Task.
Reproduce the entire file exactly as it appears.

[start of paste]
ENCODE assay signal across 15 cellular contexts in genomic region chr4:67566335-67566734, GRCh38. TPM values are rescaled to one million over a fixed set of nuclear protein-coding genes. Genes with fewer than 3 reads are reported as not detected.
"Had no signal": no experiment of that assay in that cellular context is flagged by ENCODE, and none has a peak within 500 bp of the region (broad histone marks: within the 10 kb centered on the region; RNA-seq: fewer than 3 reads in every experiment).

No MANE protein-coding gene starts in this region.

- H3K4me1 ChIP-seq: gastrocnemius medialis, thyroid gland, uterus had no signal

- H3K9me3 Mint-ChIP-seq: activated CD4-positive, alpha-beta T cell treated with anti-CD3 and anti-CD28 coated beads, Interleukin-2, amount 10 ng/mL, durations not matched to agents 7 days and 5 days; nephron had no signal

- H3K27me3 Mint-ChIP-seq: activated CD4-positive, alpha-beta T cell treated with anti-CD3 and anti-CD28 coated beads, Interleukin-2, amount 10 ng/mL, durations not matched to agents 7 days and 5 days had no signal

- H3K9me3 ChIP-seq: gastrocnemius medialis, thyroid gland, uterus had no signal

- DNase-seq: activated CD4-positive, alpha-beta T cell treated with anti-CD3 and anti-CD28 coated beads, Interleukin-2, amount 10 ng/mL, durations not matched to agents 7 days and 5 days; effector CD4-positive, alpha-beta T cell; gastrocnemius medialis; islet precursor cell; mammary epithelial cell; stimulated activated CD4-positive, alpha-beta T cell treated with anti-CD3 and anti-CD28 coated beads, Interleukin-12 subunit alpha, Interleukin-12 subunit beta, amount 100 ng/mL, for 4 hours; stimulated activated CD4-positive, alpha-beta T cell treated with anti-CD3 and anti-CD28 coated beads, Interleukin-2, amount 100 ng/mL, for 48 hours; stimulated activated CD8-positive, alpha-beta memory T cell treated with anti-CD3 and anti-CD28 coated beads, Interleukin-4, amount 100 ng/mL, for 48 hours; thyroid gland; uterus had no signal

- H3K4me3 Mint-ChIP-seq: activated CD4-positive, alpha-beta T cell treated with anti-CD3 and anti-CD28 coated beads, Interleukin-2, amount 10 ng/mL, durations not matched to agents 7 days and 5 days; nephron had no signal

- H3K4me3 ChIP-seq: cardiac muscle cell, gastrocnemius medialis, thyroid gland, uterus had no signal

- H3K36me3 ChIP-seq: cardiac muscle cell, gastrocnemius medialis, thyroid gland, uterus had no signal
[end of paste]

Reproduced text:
ENCODE assay signal across 15 cellular contexts in genomic region chr4:67566335-67566734, GRCh38. TPM values are rescaled to one million over a fixed set of nuclear protein-coding genes. Genes with fewer than 3 reads are reported as not detected.
"Had no signal": no experiment of that assay in that cellular context is flagged by ENCODE, and none has a peak within 500 bp of the region (broad histone marks: within the 10 kb centered on the region; RNA-seq: fewer than 3 reads in every experiment).

No MANE protein-coding gene starts in this region.

- H3K4me1 ChIP-seq: gastrocnemius medialis, thyroid gland, uterus had no signal

- H3K9me3 Mint-ChIP-seq: activated CD4-positive, alpha-beta T cell treated with anti-CD3 and anti-CD28 coated beads, Interleukin-2, amount 10 ng/mL, durations not matched to agents 7 days and 5 days; nephron had no signal

- H3K27me3 Mint-ChIP-seq: activated CD4-positive, alpha-beta T cell treated with anti-CD3 and anti-CD28 coated beads, Interleukin-2, amount 10 ng/mL, durations not matched to agents 7 days and 5 days had no signal

- H3K9me3 ChIP-seq: gastrocnemius medialis, thyroid gland, uterus had no signal

- DNase-seq: activated CD4-positive, alpha-beta T cell treated with anti-CD3 and anti-CD28 coated beads, Interleukin-2, amount 10 ng/mL, durations not matched to agents 7 days and 5 days; effector CD4-positive, alpha-beta T cell; gastrocnemius medialis; islet precursor cell; mammary epithelial cell; stimulated activated CD4-positive, alpha-beta T cell treated with anti-CD3 and anti-CD28 coated beads, Interleukin-12 subunit alpha, Interleukin-12 subunit beta, amount 100 ng/mL, for 4 hours; stimulated activated CD4-positive, alpha-beta T cell treated with anti-CD3 and anti-CD28 coated beads, Interleukin-2, amount 100 ng/mL, for 48 hours; stimulated activated CD8-positive, alpha-beta memory T cell treated with anti-CD3 and anti-CD28 coated beads, Interleukin-4, amount 100 ng/mL, for 48 hours; thyroid gland; uterus had no signal

- H3K4me3 Mint-ChIP-seq: activated CD4-positive, alpha-beta T cell treated with anti-CD3 and anti-CD28 coated beads, Interleukin-2, amount 10 ng/mL, durations not matched to agents 7 days and 5 days; nephron had no signal

- H3K4me3 ChIP-seq: cardiac muscle cell, gastrocnemius medialis, thyroid gland, uterus had no signal

- H3K36me3 ChIP-seq: cardiac muscle cell, gastrocnemius medialis, thyroid gland, uterus had no signal